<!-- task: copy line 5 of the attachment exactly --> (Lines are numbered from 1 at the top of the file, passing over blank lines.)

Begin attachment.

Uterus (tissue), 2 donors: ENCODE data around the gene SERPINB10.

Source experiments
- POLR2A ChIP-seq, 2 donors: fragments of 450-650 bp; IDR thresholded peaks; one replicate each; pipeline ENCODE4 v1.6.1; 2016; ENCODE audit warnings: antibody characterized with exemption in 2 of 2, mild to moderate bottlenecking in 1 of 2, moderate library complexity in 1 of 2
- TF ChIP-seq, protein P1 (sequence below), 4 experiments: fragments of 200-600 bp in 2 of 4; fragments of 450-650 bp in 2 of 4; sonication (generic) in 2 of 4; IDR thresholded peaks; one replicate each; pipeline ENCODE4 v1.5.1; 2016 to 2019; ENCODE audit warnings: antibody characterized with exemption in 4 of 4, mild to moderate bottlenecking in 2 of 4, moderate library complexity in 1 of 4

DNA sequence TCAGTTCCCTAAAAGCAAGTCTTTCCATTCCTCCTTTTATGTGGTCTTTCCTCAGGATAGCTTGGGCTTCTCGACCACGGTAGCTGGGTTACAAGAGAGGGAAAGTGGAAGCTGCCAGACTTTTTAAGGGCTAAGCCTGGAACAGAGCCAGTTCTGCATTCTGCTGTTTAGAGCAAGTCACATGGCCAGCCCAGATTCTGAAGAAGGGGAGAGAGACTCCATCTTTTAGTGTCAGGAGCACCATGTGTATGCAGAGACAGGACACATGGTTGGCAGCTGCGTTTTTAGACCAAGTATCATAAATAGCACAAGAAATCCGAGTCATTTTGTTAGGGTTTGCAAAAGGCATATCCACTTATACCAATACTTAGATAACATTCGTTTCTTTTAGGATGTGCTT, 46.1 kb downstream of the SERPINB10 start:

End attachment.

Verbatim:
DNA sequence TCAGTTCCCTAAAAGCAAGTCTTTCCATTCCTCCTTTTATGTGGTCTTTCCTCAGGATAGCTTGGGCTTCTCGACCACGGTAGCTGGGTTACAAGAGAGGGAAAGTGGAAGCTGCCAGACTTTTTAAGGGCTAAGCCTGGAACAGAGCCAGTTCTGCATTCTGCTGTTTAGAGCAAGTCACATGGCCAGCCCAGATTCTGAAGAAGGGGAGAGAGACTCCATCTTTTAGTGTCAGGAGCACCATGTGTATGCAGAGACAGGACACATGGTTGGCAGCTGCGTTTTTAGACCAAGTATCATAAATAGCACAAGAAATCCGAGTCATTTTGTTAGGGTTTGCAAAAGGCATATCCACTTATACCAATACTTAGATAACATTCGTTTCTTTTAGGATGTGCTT, 46.1 kb downstream of the SERPINB10 start: